Star producer John Leckie talks to Andy Jones about working on some of the most important albums of the last four decades

There are ‘in-demand’ record producers out there, but John Leckie takes the definition up a level and has become almost as legendary as some of the albums he has worked on.

He has artists queuing up at his studio door asking for a dose of his production magic – indeed The Verve are the only band that Leckie asked to work with, after seeing them play in a pub in Camden.

“I wanted to be part of that,” he recalls. “I had to keep going back as I couldn’t believe what they were doing.”

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Otherwise it’s been a one way street in the opposite direction thanks to Leckie’s CV from the 80s and 90s when he worked with everyone from Simple Minds to Radiohead, often on a band’s formative album that would go on to reach iconic status.

Leckie cut his teeth whilst at Abbey Road Studios. He started out as a tape operator, but soon found himself thrown into a world of former Beatles, when he started working with George Harrison on his solo album All Things Must Pass. 

His first outing as engineer was on Pink Floyd’s album Meddle, although he admits the leap up might have been a little premature for a recording session with Paul McCartney and Wings.

“I did a single called Hi, Hi, Hi, then I did some tracks on what became the Wings album, Red Rose Speedway. I was quite nervous working with Paul, one minute he would be your best friend and he would help, and the next he’d be really angry and stomping around. Maybe it was my inexperience at the time or me just not being that good!”

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In the late-70s Leckie’s first project as producer was Be-Bop Deluxe’s Sunburst Finish. He worked with XTC and Magazine on Virgin Records before starting a trio of albums for Simple Minds.

After Leckie produced their debut, Life In A Day, the band wanted a change in direction.

John Leckie
John Leckie

“They said I’d made them sound a bit too much like Roxy Music and they wanted to sound more like The Velvet Underground or punk rock. So with the second record, Real To Real Cacophony, they wanted to do something different, go in the studio and make it up as they went along and not tell the manager or the record company.”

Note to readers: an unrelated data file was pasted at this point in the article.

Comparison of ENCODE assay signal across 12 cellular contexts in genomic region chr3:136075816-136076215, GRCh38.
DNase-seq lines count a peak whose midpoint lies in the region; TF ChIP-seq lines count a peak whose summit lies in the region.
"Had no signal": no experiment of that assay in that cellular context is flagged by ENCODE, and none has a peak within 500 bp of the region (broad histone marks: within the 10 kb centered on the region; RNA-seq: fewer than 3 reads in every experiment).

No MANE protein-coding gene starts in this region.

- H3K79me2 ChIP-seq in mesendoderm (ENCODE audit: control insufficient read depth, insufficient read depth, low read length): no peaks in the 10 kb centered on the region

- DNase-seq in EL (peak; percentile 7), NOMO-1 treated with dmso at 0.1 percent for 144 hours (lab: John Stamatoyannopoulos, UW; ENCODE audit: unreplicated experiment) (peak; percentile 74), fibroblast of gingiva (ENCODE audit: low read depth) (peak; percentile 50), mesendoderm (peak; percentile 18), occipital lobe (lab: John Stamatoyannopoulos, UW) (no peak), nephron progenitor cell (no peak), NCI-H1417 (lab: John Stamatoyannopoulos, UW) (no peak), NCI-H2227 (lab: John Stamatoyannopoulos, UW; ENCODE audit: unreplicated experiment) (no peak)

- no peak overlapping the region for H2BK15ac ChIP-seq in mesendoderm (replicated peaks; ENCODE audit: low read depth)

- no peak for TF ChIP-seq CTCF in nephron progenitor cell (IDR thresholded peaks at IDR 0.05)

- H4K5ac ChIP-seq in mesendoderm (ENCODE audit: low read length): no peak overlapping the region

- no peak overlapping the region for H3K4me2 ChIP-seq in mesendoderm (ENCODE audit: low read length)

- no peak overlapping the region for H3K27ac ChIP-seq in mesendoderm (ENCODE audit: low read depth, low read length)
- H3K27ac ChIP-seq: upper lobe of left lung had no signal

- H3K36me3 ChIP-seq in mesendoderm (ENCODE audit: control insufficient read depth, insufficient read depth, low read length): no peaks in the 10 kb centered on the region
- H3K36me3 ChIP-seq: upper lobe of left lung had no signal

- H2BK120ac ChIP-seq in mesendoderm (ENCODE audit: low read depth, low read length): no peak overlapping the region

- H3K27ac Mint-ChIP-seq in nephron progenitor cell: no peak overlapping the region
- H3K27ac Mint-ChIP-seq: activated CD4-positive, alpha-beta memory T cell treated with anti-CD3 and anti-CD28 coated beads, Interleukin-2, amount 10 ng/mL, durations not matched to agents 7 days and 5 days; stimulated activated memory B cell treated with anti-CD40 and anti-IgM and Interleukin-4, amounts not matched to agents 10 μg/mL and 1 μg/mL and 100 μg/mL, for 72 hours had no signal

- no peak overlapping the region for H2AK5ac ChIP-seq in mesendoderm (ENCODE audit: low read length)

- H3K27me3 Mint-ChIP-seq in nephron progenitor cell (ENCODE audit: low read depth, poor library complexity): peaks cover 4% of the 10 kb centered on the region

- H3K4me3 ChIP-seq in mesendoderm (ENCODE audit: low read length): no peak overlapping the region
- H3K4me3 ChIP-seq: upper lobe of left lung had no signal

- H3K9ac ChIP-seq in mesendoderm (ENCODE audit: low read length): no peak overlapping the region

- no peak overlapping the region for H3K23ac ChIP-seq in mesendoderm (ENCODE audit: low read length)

In the 80s, Leckie worked with The Human League and was first choice for the album Dare, but was working in Berlin at the time.

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He produced Beggars Banquet labelmates The Fall and Gene Loves Jezebel before one of his proudest projects, producing the debut album by The Stone Roses.

“I first met them through their manager,” he says. “He had these big clubs in Manchester and the band could rehearse in them during the day. Then one time they played a gig at the same club and it was jam-packed with people. Everyone had Stone Roses t-shirts on. It was a different culture to London, almost like another country.

“The record company wanted them to work in Battery Studios from seven in the evening to seven in the morning. After a couple of days the band hadn’t got any sleep, their hotel was the other side of London, but we recorded some of the best tracks on the album there – I Wanna Be Adored and She Bangs The Drums. Then we complained and went to Rockfield Studios where we finished the record.”

The album put the Roses on the map and, to a certain extent, Leckie himself.

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He produced a string of Brit-poppers in the 90s including Cast, Kula Shaker and Elastica, but it was Radiohead’s The Bends that is probably his most memorable project and, with more than 30 songs recorded, it is one of the biggest he’s undertaken.

“The record company wanted a follow-up up to the single Creep which had a lot of interest in America,” says Leckie. “I met the band at a rehearsal studio with the record company, managers and two A&R guys from America.

“The band were all set up for us to choose a single and they played about 30 songs, but no-one could work out which one to choose. So finally, out of frustration, we chose four tracks including (Nice Dream) and The Bends.”

Leckie was given nine weeks at London’s RAK Studios to record the album plus four singles and B-sides. More recording time was required at The Manor Studios in Oxfordshire.

“It was difficult, the band were frustrated and nearly split up,” Leckie recalls. “I re-recorded The Bends and (Nice Dream). Planet Telex was the only one that wasn’t rehearsed.

“The band don’t really drink but one night we went to a restaurant, had a few bottles of wine, came back and made up Planet Telex… You never know when things like that are going to happen.”

However, it hasn’t all been plain sailing for the producer. After the success of their debut album, Leckie was asked to return to produce The Stones Roses’ infamous follow-up The Second Coming.

“We just exhausted ourselves,” he recalls.

“There was no support, no manager, the record company was in America, so was the A&R guy, so there was no pressure from anyone to do it, you know? The band had money, babies, big cars and wives which they never had before.

“On the first record there was no girls, no Mercedes cars, no houses, nothing but a driving force to do the record. With the second record there was all that distraction and that is what happened.” 

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